The Great Basin Center for Geothermal Energy (GBCGE) was informally organized within the Mackay School of Mines at the University of Nevada, Reno in May 2000. The formation of the GBCGE was in response to new congressional initiatives for accelerated development of renewable energy sources in the western US. Funding has primarily been provided by the US Department of Energy, and supports research into many aspects of geothermal exploration and development, as well as education. Dr. Bridget Ayling is currently the Director of the Great Basin Center for Geothermal Energy.

Many of our research and exploration projects have been published at the annual meeting of the Geothermal Resources Council. For publications view the GRC library or contact faculty and staff directly.

Collecting fumarole gasses
Chris Sladek and students collecting fumarole gasses for analysis. Gas content has been linked to magma sources and geothermal energy potential.


The Great Basin Center for Geothermal Energy to become internationally recognized as center of excellence in promoting the development of geothermal energy as an economically viable and clean energy source.


The mission of the Great Basin Center for Geothermal Energy is to work in partnership with U.S. industry to establish geothermal energy as a sustainable, environmentally sound, economically competitive contributor to energy supply in the western United States by:

  • Providing needed and timely information on geothermal resources,
  • Identifying key policy, regulatory, economic, social/cultural and environmental issues,
  • Identifying and evaluating new and emerging technologies for geothermal energy production, storage, transmission and use,
  • Fostering new scientific and technological developments,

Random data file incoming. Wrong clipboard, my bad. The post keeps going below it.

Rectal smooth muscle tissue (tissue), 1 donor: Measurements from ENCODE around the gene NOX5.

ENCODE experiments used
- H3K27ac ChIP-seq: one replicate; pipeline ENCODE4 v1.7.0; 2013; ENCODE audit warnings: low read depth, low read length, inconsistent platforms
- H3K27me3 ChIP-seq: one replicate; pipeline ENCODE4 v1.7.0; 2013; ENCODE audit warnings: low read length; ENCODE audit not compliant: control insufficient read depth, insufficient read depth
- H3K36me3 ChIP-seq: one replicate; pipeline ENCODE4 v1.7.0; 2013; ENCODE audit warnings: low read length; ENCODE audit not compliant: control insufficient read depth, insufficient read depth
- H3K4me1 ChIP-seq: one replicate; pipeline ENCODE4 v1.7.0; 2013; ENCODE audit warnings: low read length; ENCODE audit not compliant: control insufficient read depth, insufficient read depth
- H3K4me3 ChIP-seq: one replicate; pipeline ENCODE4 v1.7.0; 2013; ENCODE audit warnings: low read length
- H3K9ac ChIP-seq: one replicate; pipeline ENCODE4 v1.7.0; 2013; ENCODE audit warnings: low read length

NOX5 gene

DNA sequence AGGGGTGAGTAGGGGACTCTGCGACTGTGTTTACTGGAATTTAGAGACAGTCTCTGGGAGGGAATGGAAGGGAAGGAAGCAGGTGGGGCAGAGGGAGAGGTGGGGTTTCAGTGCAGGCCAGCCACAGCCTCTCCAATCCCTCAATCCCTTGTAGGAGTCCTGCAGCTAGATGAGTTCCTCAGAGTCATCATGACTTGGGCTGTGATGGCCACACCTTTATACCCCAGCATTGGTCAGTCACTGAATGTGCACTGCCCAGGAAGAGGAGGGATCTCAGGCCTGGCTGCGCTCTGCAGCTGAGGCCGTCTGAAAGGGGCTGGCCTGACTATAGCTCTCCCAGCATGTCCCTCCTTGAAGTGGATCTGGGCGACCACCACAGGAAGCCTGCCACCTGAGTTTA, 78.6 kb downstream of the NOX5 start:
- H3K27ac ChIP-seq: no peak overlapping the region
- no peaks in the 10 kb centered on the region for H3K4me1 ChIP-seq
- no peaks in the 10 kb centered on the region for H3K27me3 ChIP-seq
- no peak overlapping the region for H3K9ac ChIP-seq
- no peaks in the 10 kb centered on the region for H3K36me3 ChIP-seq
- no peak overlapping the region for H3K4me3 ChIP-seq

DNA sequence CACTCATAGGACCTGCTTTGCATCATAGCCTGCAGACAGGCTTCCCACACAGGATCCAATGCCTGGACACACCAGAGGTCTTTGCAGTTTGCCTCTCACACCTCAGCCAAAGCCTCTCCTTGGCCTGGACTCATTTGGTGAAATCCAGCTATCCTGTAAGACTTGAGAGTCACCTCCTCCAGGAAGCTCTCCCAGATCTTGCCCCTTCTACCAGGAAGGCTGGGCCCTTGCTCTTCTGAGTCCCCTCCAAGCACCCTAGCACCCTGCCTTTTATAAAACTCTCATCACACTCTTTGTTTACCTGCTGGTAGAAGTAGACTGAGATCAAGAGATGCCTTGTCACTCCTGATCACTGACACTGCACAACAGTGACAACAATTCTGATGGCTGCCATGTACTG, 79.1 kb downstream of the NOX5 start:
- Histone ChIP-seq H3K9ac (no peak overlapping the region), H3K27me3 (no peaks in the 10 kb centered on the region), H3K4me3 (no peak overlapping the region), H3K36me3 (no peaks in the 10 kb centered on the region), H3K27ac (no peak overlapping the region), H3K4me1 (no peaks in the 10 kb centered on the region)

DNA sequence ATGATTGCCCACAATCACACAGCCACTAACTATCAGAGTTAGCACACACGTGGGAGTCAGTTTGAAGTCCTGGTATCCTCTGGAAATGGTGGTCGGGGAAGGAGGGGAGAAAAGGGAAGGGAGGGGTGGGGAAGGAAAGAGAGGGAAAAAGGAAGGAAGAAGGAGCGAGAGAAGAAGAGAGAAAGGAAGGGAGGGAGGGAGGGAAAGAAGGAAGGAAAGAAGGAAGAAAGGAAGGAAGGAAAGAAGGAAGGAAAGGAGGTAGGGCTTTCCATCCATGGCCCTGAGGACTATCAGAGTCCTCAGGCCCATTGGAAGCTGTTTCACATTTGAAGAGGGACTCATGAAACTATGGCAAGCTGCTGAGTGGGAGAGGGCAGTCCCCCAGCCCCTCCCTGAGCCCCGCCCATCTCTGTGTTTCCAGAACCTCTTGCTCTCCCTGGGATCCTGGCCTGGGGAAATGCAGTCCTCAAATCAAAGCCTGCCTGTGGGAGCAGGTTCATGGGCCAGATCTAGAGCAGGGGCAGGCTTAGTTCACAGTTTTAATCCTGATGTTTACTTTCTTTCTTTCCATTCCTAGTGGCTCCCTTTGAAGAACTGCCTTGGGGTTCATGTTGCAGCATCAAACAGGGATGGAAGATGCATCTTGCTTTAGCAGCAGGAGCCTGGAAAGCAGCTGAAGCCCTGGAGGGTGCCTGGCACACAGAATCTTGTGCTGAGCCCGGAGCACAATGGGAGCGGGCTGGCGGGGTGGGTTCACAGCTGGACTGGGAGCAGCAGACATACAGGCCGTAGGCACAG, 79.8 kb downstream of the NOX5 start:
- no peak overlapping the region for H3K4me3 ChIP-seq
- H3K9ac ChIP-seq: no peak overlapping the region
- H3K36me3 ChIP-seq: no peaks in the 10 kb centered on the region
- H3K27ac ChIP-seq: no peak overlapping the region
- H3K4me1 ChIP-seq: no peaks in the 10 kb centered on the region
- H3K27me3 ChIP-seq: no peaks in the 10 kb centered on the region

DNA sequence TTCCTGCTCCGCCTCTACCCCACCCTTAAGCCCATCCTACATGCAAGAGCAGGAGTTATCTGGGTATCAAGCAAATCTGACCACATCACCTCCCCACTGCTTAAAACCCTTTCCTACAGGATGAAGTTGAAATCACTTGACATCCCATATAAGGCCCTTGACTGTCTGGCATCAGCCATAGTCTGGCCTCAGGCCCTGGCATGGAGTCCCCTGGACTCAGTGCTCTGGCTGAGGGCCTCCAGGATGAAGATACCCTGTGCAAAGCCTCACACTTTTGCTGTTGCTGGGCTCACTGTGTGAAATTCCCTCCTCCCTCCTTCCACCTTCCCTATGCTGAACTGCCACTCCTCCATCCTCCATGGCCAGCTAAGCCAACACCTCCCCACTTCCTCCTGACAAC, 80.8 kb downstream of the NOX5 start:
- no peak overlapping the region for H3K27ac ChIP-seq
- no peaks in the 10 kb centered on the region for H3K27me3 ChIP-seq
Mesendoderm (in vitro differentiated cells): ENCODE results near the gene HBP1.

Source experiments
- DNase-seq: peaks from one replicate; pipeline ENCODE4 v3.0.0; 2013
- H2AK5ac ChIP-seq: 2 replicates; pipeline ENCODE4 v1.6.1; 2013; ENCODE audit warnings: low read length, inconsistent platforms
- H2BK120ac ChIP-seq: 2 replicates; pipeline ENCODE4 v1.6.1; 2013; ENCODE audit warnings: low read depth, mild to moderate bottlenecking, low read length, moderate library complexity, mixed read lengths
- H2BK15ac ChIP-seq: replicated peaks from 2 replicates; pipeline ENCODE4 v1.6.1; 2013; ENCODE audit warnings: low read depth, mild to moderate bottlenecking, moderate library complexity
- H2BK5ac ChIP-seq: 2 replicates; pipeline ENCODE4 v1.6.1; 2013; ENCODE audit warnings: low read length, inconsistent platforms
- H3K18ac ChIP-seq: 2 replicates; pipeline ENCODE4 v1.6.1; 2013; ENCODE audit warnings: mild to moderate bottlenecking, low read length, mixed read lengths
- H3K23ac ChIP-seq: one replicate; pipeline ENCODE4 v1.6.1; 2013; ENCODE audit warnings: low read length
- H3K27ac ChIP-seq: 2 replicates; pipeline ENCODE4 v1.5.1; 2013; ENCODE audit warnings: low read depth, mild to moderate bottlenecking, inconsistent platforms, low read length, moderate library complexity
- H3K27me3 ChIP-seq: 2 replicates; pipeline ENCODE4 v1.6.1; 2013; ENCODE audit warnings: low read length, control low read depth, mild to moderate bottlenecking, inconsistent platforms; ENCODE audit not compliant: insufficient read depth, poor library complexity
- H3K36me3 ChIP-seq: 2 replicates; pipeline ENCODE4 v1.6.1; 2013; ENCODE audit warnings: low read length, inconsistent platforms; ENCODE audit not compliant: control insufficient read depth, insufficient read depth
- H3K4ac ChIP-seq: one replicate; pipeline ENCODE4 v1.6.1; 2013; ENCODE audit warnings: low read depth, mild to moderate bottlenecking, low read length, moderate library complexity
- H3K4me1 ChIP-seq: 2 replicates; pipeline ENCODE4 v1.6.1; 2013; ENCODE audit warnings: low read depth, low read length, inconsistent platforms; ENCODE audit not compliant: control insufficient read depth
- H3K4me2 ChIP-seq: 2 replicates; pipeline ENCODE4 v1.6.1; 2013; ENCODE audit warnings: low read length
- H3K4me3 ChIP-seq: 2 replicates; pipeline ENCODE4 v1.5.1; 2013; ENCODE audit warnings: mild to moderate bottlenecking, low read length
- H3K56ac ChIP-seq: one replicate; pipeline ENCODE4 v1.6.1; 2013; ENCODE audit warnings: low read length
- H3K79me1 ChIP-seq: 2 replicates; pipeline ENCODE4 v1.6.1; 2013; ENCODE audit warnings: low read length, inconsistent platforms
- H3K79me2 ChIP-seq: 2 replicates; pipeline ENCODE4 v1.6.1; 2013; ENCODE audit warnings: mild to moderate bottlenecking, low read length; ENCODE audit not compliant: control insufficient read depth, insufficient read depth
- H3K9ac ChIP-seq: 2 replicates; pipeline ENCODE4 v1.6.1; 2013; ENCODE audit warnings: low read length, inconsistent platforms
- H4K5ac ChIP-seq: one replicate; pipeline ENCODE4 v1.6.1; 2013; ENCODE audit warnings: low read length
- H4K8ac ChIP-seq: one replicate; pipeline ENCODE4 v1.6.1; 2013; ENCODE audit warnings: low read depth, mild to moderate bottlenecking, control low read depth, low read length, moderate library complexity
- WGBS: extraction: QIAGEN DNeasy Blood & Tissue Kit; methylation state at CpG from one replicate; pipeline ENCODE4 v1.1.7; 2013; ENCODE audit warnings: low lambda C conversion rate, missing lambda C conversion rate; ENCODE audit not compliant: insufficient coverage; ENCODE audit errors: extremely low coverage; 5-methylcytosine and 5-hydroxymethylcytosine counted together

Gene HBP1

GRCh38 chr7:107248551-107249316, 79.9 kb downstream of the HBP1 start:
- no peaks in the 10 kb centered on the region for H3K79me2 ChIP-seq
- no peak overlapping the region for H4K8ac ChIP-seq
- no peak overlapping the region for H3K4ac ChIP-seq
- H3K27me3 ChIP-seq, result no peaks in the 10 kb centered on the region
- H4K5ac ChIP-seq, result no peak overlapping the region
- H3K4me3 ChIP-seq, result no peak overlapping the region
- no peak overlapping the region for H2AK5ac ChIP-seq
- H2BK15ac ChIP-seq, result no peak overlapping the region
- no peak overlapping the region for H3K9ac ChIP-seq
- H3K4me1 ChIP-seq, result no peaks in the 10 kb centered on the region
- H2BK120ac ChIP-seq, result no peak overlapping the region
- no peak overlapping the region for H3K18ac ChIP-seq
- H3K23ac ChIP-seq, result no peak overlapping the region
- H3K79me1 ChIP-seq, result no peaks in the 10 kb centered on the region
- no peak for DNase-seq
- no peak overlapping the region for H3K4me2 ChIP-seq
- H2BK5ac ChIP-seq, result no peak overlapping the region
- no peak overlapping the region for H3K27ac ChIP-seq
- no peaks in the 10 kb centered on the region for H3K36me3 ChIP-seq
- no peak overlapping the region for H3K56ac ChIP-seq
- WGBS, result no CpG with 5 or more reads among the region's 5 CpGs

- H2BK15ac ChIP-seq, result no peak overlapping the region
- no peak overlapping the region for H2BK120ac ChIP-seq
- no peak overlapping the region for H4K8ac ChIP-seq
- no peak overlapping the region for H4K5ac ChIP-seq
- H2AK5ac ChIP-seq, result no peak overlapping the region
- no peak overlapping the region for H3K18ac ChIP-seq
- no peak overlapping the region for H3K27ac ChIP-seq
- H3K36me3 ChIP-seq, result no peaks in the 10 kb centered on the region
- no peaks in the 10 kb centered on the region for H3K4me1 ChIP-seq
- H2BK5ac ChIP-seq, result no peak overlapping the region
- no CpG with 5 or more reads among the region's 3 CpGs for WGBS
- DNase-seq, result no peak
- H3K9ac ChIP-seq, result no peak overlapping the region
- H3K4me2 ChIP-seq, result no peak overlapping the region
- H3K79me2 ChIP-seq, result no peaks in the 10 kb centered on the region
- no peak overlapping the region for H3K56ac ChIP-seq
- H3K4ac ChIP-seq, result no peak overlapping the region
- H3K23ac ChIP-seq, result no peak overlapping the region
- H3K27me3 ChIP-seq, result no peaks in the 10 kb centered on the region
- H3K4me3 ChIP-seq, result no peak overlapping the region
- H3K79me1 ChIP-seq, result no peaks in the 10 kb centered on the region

• Facilitating outreach, training and communication between geothermal energy stakeholders.



  • Develop and refine techniques to identify and evaluate geothermal systems
  • Validate new methods of exploration and reservoir characterization
  • Develop models for different types of geothermal systems
  • Understand favorable structural settings for geothermal systems
  • Numerical modeling, fracture and uncertainty analysis
  • Reservoir fluid and heat flow modeling
  • Explore new materials to improve heat exchanger wear resistance and conductivity
  • Expand plant operations profile through new methods of evaporation-condensation
  • Create nanomaterials and coatings that improve corrosion resistance for next generation geothermal pipelines


  • Train MS and PhD students in geosciences and engineering fields relevant to the geothermal industry
  • Lead the National Geothermal Academy summer program
  • Collaborate with community colleges on technician/operator training programs
  • Engage undergraduates and graduates in industry-sponsored internships
  • Provide data and information on geothermal resources within the state


  • Detailed analysis and assessment of regional resources
  • Geologic and structural mapping
  • Spectroscopy to identify mineralogy in the field, hand samples, and drill core
  • Remote sensing to map geothermal indicator minerals
  • Fault identification using low sun-angle photography and LiDAR data
  • 2 m temperature surveys
  • Trenching across seismically active faults
  • Gravity data collection and analysis
  • 2D/3D seismic surveys
  • Geodetic analysis of crustal strain
  • Geochemical analysis of soil gases
  • Geochemical and isotopic analysis of spring and well fluids for geothermometry and ground water linkage
  • Real-time seismic monitoring of active reservoirs
  • Micro-earthquake assessment of induced seismic hazards
  • GIS compilation of data
  • 3D modeling of geothermal systems
  • Ground displacement monitoring using InSAR data
  • Drill core analysis